EU Warns of Possible Legal Action Against UK Over Post-Brexit Deal Changes

The UK government's proposed bill is being opposed by British members of Parliament and EU officials alike. 

2 min read
Hindi Female

The European Commission, on Wednesday, 15 June, initiated two new legal proceedings against the United Kingdom government after the latter proposed fresh legislation that unilaterally changes the post-Brexit trade norms for Northern Ireland, resuming a currently paused challenge, Al Jazeera reported.

Even though the Boris Johnson-led government maintained that the legislation acts within the bounds of international law, the European Union has suggested the use of legal action against the UK.

The UK government's move has garnered considerable opposition from British members of Parliament and European Union officials, who claim that the legislation violates current international law, the report added.

While Ireland described the legislation as a “new low,” Brussels, the de facto capital of the European Union, spoke of damaged mutual trust. However, UK Prime Minister Boris Johnson suggested that the “relatively trivial” steps will improve trade and uncomplicate bureaucracy between Northern Ireland and the rest of the United Kingdom.


Arguing that his government had a higher and prior legal commitment to the 1998 Good Friday Agreement, responsible for bringing peace to Northern Ireland, Johnson told LBC Radio, “Frankly, it’s a relatively trivial set of adjustments in the grand scheme of things.”

Since the British province is a part of the EU’s single market for goods, imports from the rest of the United Kingdom are liable to customs declarations, and even require checks on their arrival in some cases.

What Is the Proposed Legislation?

The proposed bill aims to remove customs checks on particular goods that enter Northern Ireland from the rest of the UK, but overrides some parts of the two-year-old post-Brexit trade treaty between the UK and the EU.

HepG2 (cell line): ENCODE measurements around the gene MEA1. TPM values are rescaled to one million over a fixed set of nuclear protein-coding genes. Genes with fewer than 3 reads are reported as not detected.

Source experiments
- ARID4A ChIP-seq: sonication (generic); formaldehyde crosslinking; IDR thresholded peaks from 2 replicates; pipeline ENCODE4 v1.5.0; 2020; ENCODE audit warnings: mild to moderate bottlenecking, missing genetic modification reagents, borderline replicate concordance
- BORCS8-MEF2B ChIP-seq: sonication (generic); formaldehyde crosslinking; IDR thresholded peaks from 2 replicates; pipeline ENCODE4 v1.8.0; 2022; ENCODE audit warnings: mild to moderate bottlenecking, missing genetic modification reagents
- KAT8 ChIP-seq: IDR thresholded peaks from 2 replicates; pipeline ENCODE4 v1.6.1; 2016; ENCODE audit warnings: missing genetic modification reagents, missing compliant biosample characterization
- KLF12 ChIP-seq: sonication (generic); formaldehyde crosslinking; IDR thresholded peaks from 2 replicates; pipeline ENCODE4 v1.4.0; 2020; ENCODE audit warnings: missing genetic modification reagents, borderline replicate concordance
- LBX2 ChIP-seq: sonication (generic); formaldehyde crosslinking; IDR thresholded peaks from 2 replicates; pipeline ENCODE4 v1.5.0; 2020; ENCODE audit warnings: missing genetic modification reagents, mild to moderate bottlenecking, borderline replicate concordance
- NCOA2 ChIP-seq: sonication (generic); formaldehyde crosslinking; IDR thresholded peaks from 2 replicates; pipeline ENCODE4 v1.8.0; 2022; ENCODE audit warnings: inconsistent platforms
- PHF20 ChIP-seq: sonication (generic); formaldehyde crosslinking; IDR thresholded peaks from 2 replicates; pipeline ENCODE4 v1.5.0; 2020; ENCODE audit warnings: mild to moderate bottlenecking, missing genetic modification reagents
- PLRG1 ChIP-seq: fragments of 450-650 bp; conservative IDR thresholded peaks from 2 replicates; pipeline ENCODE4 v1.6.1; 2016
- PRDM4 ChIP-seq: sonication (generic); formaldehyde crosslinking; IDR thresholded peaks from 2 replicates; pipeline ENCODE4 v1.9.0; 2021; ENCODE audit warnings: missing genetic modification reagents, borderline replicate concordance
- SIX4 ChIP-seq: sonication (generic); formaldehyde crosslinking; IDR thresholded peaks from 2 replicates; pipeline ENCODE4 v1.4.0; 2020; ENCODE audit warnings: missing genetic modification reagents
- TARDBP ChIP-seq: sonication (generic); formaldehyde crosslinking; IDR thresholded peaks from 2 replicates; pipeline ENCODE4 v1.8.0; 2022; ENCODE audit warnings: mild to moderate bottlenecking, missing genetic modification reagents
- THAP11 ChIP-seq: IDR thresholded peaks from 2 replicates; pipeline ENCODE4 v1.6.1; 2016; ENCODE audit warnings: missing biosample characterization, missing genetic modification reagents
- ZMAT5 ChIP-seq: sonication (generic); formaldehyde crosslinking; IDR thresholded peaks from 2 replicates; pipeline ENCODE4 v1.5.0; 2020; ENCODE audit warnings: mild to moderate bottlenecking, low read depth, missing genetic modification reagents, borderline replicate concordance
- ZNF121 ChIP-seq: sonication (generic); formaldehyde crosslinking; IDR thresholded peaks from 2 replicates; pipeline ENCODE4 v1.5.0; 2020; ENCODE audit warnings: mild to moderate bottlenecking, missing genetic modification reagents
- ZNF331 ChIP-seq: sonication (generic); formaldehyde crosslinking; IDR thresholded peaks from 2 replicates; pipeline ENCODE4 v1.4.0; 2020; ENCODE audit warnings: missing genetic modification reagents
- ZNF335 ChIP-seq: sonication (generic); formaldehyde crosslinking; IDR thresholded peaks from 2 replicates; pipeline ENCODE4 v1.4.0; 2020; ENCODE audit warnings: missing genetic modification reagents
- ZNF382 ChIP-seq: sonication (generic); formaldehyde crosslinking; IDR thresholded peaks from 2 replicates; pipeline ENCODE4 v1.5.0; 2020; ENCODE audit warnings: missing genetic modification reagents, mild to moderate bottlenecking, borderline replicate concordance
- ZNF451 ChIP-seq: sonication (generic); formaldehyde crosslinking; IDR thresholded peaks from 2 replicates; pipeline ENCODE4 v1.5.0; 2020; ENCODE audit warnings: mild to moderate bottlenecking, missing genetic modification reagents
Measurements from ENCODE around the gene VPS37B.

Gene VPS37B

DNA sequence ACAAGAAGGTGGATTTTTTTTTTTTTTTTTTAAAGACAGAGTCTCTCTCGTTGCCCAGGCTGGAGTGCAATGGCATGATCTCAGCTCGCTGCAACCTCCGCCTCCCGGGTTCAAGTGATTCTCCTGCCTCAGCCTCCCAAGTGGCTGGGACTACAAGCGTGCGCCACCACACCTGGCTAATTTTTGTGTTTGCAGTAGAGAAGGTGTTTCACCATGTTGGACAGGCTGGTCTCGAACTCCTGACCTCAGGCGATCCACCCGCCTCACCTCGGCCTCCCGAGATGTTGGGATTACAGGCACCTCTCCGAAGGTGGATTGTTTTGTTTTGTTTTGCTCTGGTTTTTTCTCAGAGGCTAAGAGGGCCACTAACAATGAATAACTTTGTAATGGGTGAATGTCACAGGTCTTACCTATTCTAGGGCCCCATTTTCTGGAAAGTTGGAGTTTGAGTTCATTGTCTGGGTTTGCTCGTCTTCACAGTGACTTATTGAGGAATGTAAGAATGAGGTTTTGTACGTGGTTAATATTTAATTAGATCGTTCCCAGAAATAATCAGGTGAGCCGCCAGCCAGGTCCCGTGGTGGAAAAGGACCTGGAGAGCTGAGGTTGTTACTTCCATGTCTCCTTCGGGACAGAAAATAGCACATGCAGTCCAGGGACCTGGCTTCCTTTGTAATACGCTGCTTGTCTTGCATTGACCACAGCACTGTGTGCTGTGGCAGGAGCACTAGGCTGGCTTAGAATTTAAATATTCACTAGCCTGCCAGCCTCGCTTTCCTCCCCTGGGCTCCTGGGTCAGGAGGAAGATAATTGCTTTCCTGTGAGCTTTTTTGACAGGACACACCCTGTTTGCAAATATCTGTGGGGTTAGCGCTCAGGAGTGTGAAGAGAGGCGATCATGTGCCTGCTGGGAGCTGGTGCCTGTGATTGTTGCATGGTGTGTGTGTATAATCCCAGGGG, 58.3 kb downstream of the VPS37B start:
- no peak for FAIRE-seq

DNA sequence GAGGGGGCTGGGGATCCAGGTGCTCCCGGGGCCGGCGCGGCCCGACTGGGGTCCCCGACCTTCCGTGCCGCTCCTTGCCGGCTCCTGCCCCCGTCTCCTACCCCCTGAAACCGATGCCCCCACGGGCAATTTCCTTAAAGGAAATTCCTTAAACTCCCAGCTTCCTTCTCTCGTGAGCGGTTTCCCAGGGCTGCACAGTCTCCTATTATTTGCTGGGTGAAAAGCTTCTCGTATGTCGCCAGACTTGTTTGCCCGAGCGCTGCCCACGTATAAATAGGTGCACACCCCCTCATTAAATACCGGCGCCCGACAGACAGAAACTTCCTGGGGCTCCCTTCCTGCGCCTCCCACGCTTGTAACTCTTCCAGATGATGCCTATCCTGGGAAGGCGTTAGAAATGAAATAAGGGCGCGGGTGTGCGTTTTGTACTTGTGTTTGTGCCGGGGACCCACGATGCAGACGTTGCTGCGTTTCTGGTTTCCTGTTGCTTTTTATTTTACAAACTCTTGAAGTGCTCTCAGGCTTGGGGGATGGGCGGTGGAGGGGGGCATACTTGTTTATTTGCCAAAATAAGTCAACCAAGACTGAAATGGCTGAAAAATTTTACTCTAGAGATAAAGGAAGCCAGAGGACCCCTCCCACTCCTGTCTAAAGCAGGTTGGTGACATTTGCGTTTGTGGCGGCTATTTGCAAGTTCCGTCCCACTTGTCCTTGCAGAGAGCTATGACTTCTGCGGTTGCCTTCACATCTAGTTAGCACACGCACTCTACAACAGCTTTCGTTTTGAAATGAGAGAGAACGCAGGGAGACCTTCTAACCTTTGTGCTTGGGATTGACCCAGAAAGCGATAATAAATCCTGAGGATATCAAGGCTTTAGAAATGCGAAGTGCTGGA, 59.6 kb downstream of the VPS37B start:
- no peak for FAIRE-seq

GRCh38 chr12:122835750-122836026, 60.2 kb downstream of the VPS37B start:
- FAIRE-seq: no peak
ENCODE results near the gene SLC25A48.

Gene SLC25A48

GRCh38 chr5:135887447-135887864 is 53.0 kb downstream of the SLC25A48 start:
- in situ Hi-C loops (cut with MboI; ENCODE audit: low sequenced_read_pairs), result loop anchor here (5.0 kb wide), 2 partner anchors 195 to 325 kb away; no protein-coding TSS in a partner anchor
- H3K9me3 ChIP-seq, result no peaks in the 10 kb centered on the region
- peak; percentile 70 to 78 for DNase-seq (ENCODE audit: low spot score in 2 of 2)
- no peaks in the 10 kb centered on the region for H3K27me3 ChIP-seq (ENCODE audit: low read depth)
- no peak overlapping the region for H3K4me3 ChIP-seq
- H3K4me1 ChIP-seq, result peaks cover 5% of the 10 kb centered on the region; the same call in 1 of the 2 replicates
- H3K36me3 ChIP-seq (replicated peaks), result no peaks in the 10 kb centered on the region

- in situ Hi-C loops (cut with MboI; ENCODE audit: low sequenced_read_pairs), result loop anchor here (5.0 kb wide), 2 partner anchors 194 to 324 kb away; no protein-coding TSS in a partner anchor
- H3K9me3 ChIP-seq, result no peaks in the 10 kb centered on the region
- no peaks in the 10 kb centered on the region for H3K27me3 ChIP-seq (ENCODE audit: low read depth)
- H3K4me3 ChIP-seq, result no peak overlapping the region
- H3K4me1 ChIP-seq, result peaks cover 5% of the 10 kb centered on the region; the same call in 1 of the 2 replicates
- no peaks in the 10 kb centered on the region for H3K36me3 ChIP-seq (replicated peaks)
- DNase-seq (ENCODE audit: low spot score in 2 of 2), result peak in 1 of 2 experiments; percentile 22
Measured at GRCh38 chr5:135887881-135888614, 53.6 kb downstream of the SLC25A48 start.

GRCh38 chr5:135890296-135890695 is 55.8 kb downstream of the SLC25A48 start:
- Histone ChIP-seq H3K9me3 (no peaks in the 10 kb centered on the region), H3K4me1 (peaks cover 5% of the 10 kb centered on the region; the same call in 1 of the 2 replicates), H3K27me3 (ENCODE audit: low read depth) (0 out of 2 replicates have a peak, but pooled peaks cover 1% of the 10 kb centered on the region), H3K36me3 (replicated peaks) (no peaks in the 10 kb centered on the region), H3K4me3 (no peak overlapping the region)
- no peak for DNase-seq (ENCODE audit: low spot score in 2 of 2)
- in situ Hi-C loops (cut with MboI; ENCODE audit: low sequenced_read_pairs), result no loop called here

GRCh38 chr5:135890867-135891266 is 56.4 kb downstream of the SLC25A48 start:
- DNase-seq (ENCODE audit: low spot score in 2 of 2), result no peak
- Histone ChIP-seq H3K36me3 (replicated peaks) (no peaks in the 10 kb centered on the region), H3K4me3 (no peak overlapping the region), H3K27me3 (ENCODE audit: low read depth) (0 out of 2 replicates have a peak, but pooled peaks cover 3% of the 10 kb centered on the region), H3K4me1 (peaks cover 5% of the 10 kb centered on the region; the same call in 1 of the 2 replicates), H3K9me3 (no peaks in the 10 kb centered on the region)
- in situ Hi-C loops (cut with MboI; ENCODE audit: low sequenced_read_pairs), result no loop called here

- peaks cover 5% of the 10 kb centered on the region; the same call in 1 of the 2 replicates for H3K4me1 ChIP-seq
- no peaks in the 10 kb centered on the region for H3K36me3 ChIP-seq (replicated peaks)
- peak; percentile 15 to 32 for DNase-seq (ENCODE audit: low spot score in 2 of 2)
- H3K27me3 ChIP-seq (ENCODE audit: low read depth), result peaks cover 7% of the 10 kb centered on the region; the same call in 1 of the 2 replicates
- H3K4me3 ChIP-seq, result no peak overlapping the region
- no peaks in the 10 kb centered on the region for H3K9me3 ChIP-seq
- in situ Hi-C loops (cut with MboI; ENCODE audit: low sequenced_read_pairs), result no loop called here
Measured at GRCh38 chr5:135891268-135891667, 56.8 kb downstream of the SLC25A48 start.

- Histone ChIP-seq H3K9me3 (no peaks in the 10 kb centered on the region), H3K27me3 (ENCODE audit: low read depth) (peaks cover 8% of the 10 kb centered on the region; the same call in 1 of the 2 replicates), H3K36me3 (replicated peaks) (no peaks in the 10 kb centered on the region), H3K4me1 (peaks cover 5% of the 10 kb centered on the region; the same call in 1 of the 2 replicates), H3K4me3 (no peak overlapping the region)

Under the Northern Ireland protocol agreement, the UK and the European Commission agreed that the Irish land border shall stay free of customs posts and other checks, emphasising the importance of an open border as a key pillar to the peace process which eventually ended years of violence in Northern Ireland.

The protocol ensured that free trade could continue through the Irish land border, a sensitive issue because of the history of conflict in Northern Ireland.


In an attempt to protect the EU’s single market, goods like meat and eggs from the rest of the UK go through checks before entering Northern Ireland. However, the agreement has come with political repercussions for Johnson as it treats Northern Ireland differently from the rest of the UK and weakens the region’s historic ties with the UK.

The United Kingdom has long threatened to rip up the protocol and is planning a green channel to move goods from Britain to Northern Ireland, change tax rules, and remove the European Court of Justice from its role as sole arbiter in disputes related to the protocol.

However, the bill to override the protocol agreement is set to face backlash and opposition in the British Parliament, even from Johnson’s own Conservative Party.

(With inputs from Al Jazeera.)

(At The Quint, we are answerable only to our audience. Play an active role in shaping our journalism by becoming a member. Because the truth is worth it.)

Read Latest News and Breaking News at The Quint, browse for more from news and world

Topics:  United Kingdom   European Union   Brexit 

Speaking truth to power requires allies like you.
Become a Member
3 months
12 months
12 months
Check Member Benefits
Read More